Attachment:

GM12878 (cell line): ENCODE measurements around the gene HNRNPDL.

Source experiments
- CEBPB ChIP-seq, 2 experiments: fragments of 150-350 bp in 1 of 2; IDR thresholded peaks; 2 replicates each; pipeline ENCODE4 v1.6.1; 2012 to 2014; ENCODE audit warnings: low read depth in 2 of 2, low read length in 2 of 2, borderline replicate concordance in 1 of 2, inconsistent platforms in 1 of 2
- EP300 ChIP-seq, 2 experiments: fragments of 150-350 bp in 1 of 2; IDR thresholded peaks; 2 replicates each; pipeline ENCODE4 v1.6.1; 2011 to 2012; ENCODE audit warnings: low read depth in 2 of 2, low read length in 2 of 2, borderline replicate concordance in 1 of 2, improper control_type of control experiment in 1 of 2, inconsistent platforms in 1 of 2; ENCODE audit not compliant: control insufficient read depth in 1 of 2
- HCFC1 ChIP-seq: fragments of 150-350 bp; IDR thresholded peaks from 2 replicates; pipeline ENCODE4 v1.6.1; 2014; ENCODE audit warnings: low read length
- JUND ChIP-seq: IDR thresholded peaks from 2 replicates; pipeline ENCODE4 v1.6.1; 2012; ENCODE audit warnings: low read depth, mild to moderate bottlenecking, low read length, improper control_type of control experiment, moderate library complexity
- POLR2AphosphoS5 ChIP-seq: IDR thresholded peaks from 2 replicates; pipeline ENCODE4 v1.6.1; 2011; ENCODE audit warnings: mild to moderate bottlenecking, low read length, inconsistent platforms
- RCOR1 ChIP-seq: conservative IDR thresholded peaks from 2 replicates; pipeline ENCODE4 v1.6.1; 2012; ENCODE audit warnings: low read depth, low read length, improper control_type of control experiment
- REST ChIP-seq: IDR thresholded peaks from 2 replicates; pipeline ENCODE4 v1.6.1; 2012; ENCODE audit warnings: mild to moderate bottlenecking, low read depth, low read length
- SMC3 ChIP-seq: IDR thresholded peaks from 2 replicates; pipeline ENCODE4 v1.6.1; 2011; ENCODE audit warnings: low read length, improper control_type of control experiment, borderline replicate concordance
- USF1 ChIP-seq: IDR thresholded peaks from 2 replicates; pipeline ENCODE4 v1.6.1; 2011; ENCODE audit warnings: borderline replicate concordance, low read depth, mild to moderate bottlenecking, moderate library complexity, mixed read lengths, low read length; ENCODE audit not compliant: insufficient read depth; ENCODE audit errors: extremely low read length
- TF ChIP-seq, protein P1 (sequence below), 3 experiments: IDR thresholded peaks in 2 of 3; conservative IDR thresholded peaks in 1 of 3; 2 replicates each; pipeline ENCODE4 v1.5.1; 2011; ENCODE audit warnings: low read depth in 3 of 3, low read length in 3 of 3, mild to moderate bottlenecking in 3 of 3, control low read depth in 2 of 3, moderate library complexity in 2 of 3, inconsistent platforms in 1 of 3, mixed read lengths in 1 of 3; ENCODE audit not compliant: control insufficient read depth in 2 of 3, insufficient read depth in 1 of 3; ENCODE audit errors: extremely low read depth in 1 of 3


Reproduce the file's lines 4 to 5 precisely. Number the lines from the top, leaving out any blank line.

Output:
- EP300 ChIP-seq, 2 experiments: fragments of 150-350 bp in 1 of 2; IDR thresholded peaks; 2 replicates each; pipeline ENCODE4 v1.6.1; 2011 to 2012; ENCODE audit warnings: low read depth in 2 of 2, low read length in 2 of 2, borderline replicate concordance in 1 of 2, improper control_type of control experiment in 1 of 2, inconsistent platforms in 1 of 2; ENCODE audit not compliant: control insufficient read depth in 1 of 2
- HCFC1 ChIP-seq: fragments of 150-350 bp; IDR thresholded peaks from 2 replicates; pipeline ENCODE4 v1.6.1; 2014; ENCODE audit warnings: low read length